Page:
Bel({2, 4, 6})=m({2, 4, 6})+m({2})=0.5+0.4=0.9
Dempster's rule of combination, states that two BPAs with the same FOD, m_{1} and m_{2}, corresponding to two independent sources of evidence may be combined to yield a new BPA, m_{total}, via ##EQU3## where K does not depend on Ψ. ##EQU4## This formula is commonly called Dempster's rule or Dempster's orthogonal sum is denoted as
m.sub.total =m1⊕m2 (6)
If K^{1} is equal to zero, then the two input belief functions are said to be completely contradictory and the result of the combination is not defined.
In the general case, Dempster's sum takes exponential time (in the size of the FOD) to combine evidence from two independent sources. This is shown easily by observing the formula for Dempster's sum. The main reason for the exponential complexity is the requirement that the probability mass for all 2.sup.Θ subsets of Θ be evaluated when combining evidence from independent sources. In the general case, it also is necessary to enumerate all 2.sup.Θ subsets of Θ when computing the belief of an arbitrary proposition from the BPA.
There are a number of special types of belief functions with significantly improved computational complexity. In general, these gain the computational advantage by restricting the size of the FOD or by restricting the focus of belief to a small number of subsets of Θ. These belief functions exhibit certain properties that allow them to be combined efficiently.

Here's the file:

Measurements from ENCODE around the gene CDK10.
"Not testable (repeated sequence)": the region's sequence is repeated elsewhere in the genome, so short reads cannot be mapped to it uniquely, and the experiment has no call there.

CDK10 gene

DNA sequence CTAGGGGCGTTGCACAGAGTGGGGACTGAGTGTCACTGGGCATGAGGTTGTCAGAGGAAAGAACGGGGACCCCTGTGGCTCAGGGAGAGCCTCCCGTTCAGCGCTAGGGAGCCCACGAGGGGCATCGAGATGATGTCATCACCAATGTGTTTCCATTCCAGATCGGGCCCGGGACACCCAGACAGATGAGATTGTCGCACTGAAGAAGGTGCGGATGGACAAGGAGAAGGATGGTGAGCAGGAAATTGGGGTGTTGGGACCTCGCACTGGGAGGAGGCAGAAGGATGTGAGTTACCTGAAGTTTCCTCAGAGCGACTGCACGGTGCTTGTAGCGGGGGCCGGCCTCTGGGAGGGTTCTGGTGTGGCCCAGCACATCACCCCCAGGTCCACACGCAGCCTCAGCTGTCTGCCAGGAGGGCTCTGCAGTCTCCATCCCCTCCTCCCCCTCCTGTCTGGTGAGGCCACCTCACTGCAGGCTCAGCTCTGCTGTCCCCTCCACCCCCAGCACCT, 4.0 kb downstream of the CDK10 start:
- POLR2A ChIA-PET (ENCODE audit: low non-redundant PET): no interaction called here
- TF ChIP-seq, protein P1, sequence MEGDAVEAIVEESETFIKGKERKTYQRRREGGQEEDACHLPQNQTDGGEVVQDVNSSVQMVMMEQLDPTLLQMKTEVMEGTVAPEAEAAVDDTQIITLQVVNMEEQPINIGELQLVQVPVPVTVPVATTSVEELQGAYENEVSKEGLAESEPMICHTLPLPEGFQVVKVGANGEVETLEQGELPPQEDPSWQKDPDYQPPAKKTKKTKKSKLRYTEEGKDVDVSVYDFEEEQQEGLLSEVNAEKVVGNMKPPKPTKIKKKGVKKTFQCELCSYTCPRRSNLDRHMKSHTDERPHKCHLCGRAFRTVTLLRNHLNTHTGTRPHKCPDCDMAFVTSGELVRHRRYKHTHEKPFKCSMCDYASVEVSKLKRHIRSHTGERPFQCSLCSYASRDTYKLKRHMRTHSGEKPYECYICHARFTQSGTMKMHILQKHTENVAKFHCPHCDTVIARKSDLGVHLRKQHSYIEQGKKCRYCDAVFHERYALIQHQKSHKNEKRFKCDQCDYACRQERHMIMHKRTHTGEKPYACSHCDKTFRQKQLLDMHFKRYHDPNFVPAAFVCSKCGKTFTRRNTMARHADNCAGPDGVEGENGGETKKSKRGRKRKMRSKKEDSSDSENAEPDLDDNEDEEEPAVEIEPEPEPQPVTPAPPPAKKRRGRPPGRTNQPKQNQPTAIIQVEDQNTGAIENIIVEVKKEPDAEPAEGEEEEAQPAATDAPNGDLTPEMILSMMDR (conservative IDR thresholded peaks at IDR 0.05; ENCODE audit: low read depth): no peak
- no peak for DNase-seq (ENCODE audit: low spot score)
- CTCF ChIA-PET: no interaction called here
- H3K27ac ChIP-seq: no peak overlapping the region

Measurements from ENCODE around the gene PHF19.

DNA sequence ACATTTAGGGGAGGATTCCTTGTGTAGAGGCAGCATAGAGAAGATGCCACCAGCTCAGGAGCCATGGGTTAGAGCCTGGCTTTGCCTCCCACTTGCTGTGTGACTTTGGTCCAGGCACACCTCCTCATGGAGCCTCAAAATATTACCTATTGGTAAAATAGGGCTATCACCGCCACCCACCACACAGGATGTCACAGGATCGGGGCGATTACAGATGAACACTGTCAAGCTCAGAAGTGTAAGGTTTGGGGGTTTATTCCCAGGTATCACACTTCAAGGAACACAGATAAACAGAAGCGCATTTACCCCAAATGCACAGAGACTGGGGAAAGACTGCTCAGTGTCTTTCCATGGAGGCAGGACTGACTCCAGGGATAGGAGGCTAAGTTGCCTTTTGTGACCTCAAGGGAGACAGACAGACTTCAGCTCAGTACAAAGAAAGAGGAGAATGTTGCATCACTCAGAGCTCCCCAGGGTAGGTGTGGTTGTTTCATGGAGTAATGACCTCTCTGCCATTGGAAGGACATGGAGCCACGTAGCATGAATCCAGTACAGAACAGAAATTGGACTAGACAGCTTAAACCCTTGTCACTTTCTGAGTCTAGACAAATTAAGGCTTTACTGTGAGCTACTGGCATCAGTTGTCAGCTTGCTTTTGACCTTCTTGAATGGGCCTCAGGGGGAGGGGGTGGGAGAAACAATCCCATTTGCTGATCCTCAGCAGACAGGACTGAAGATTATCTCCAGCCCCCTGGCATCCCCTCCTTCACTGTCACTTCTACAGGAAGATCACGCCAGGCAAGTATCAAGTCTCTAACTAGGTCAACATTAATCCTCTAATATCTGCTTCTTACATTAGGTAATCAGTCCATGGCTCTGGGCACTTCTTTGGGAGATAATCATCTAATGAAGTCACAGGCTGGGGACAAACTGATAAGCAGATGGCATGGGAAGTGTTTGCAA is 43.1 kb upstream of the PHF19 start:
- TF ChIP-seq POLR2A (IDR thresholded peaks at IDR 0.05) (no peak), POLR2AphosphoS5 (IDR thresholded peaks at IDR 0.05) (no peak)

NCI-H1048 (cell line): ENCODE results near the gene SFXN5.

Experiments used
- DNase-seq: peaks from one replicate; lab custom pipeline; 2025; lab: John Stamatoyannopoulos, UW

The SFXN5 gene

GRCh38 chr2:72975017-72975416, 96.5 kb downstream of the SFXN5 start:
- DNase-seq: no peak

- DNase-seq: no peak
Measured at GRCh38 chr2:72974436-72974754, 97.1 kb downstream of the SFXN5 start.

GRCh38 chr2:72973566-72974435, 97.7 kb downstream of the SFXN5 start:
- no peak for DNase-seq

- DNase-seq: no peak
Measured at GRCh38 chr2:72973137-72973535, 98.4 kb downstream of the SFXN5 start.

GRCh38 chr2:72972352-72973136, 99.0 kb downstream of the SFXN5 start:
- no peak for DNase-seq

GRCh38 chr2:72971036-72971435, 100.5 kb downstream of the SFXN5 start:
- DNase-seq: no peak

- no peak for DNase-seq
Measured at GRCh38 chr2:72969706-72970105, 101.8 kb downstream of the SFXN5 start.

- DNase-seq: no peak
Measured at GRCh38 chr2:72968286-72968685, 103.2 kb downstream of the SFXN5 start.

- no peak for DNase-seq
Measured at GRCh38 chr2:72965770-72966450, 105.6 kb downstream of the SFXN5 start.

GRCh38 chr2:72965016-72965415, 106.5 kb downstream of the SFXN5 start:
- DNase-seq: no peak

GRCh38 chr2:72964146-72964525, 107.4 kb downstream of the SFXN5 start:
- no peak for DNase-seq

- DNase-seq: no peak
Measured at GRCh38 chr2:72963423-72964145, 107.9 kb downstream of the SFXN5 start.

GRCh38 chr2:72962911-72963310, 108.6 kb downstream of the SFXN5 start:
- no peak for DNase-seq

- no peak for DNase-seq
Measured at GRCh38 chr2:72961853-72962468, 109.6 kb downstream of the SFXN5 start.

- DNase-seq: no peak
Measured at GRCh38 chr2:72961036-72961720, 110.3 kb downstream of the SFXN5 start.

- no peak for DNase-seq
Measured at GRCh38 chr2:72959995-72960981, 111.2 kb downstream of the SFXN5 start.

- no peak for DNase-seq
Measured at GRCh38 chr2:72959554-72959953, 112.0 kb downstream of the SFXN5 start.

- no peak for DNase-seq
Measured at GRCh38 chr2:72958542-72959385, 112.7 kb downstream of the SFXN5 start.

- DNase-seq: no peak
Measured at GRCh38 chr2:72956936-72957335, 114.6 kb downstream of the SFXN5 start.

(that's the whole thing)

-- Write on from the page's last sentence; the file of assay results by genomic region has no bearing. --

A belief function with at most one focal element (not counting the entire FOD, Θ) is called a simple support function. A separable support function is either a simple support function or is equal to the orthogonal sum of two or more simple support functions. One type of simple support function, a dichotomous belief function, is a belief function with focal elements {Ψ,Ψ, Θ} for some subset Ψ of Θ. The BPAs from two dichotomous belief functions with identical focal elements, {Ψ,Ψ, Θ} can be combined in constant time using the following formulas: